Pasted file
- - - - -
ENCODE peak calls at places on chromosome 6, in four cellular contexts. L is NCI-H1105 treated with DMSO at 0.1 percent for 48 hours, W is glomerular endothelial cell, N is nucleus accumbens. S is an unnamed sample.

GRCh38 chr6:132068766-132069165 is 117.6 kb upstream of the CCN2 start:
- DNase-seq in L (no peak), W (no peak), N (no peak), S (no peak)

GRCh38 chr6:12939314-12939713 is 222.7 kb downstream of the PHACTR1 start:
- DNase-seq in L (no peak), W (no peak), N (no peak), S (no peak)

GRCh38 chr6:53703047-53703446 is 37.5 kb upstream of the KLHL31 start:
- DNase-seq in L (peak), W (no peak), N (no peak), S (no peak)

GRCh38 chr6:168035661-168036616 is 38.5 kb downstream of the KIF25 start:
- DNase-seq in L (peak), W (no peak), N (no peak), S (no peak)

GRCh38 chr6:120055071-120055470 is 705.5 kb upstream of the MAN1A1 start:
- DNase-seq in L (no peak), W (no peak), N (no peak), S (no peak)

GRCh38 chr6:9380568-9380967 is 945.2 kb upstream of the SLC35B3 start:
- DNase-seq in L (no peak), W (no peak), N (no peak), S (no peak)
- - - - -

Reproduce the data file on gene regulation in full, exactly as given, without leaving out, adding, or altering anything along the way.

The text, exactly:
ENCODE peak calls at places on chromosome 6, in four cellular contexts. L is NCI-H1105 treated with DMSO at 0.1 percent for 48 hours, W is glomerular endothelial cell, N is nucleus accumbens. S is an unnamed sample.

GRCh38 chr6:132068766-132069165 is 117.6 kb upstream of the CCN2 start:
- DNase-seq in L (no peak), W (no peak), N (no peak), S (no peak)

GRCh38 chr6:12939314-12939713 is 222.7 kb downstream of the PHACTR1 start:
- DNase-seq in L (no peak), W (no peak), N (no peak), S (no peak)

GRCh38 chr6:53703047-53703446 is 37.5 kb upstream of the KLHL31 start:
- DNase-seq in L (peak), W (no peak), N (no peak), S (no peak)

GRCh38 chr6:168035661-168036616 is 38.5 kb downstream of the KIF25 start:
- DNase-seq in L (peak), W (no peak), N (no peak), S (no peak)

GRCh38 chr6:120055071-120055470 is 705.5 kb upstream of the MAN1A1 start:
- DNase-seq in L (no peak), W (no peak), N (no peak), S (no peak)

GRCh38 chr6:9380568-9380967 is 945.2 kb upstream of the SLC35B3 start:
- DNase-seq in L (no peak), W (no peak), N (no peak), S (no peak)